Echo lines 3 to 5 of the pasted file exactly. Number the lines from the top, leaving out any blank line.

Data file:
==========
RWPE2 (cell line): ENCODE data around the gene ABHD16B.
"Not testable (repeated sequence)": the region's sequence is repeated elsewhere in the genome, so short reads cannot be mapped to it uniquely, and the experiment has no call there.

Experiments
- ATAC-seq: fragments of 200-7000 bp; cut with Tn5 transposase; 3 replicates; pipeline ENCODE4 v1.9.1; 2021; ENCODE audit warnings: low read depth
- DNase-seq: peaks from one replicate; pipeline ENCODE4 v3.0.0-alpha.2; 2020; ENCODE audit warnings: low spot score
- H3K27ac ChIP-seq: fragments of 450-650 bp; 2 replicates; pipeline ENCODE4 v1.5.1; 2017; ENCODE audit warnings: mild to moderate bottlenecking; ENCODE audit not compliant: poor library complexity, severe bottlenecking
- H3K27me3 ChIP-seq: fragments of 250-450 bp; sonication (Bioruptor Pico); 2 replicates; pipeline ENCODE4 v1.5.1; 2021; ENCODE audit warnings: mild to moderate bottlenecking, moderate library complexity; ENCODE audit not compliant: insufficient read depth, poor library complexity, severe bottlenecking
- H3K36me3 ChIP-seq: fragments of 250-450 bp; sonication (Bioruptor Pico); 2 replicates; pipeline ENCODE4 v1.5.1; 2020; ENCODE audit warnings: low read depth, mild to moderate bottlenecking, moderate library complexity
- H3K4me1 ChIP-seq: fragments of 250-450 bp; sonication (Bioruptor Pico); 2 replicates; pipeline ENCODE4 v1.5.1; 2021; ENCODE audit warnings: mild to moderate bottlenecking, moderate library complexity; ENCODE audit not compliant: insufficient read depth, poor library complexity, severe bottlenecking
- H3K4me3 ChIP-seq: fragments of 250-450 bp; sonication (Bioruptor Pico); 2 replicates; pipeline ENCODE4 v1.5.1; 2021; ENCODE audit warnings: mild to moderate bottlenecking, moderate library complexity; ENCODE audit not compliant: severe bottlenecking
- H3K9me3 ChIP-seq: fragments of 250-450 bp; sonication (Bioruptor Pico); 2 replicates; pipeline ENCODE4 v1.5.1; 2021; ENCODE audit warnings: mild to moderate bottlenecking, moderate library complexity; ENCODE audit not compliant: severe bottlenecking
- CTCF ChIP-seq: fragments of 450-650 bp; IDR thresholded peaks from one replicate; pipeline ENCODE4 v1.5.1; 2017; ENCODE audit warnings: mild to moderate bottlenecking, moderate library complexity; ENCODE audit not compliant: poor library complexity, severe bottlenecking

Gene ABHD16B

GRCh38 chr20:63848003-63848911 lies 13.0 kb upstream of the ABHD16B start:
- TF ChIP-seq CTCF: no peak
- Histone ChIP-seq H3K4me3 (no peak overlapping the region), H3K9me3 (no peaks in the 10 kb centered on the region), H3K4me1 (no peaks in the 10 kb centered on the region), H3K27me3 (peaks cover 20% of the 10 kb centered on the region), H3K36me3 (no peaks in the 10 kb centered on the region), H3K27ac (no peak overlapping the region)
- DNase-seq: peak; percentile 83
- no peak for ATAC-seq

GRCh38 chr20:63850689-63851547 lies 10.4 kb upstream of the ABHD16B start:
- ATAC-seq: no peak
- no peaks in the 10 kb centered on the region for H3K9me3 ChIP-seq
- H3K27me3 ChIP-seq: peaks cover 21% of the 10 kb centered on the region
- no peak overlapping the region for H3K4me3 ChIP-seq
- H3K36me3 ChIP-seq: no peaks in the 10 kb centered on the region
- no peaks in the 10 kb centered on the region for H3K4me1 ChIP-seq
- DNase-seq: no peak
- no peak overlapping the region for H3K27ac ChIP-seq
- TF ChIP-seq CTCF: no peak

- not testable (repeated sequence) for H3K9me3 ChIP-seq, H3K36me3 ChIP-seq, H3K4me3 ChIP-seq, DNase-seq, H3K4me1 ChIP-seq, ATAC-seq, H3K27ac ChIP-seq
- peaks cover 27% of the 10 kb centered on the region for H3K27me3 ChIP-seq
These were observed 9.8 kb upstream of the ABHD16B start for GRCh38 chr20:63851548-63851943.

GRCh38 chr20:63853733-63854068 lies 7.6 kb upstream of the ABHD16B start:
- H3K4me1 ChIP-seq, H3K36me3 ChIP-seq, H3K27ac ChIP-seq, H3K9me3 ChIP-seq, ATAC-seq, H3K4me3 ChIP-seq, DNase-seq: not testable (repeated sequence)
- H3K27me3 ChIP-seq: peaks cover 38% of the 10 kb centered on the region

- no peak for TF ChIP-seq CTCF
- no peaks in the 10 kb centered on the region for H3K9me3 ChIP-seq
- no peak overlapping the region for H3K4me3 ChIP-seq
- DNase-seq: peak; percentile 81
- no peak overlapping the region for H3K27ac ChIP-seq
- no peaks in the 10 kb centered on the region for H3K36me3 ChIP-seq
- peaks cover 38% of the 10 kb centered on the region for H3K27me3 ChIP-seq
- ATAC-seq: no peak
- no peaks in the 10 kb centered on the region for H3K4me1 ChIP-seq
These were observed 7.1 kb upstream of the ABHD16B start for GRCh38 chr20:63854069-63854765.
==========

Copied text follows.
Experiments
- ATAC-seq: fragments of 200-7000 bp; cut with Tn5 transposase; 3 replicates; pipeline ENCODE4 v1.9.1; 2021; ENCODE audit warnings: low read depth
- DNase-seq: peaks from one replicate; pipeline ENCODE4 v3.0.0-alpha.2; 2020; ENCODE audit warnings: low spot score